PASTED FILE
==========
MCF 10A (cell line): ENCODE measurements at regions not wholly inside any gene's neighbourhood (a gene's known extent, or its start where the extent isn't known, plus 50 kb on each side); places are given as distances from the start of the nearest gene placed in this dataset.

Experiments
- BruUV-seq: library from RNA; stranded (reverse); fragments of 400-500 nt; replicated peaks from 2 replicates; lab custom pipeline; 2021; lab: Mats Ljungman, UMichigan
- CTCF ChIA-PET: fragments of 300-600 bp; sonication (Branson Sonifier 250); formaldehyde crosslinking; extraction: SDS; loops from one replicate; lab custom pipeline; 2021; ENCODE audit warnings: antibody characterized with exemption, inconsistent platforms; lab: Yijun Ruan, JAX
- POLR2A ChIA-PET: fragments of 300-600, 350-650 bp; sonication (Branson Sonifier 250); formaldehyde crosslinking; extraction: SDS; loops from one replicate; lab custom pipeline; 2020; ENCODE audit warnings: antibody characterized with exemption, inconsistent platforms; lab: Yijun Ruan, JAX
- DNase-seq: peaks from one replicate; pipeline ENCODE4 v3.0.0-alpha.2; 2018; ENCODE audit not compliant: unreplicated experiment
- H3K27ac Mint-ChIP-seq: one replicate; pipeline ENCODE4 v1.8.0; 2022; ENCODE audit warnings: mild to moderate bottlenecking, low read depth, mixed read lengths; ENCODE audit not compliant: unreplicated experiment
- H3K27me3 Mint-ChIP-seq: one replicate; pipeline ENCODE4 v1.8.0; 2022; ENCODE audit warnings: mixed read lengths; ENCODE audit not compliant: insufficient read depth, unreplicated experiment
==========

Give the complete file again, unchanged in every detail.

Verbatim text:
MCF 10A (cell line): ENCODE measurements at regions not wholly inside any gene's neighbourhood (a gene's known extent, or its start where the extent isn't known, plus 50 kb on each side); places are given as distances from the start of the nearest gene placed in this dataset.

Experiments
- BruUV-seq: library from RNA; stranded (reverse); fragments of 400-500 nt; replicated peaks from 2 replicates; lab custom pipeline; 2021; lab: Mats Ljungman, UMichigan
- CTCF ChIA-PET: fragments of 300-600 bp; sonication (Branson Sonifier 250); formaldehyde crosslinking; extraction: SDS; loops from one replicate; lab custom pipeline; 2021; ENCODE audit warnings: antibody characterized with exemption, inconsistent platforms; lab: Yijun Ruan, JAX
- POLR2A ChIA-PET: fragments of 300-600, 350-650 bp; sonication (Branson Sonifier 250); formaldehyde crosslinking; extraction: SDS; loops from one replicate; lab custom pipeline; 2020; ENCODE audit warnings: antibody characterized with exemption, inconsistent platforms; lab: Yijun Ruan, JAX
- DNase-seq: peaks from one replicate; pipeline ENCODE4 v3.0.0-alpha.2; 2018; ENCODE audit not compliant: unreplicated experiment
- H3K27ac Mint-ChIP-seq: one replicate; pipeline ENCODE4 v1.8.0; 2022; ENCODE audit warnings: mild to moderate bottlenecking, low read depth, mixed read lengths; ENCODE audit not compliant: unreplicated experiment
- H3K27me3 Mint-ChIP-seq: one replicate; pipeline ENCODE4 v1.8.0; 2022; ENCODE audit warnings: mixed read lengths; ENCODE audit not compliant: insufficient read depth, unreplicated experiment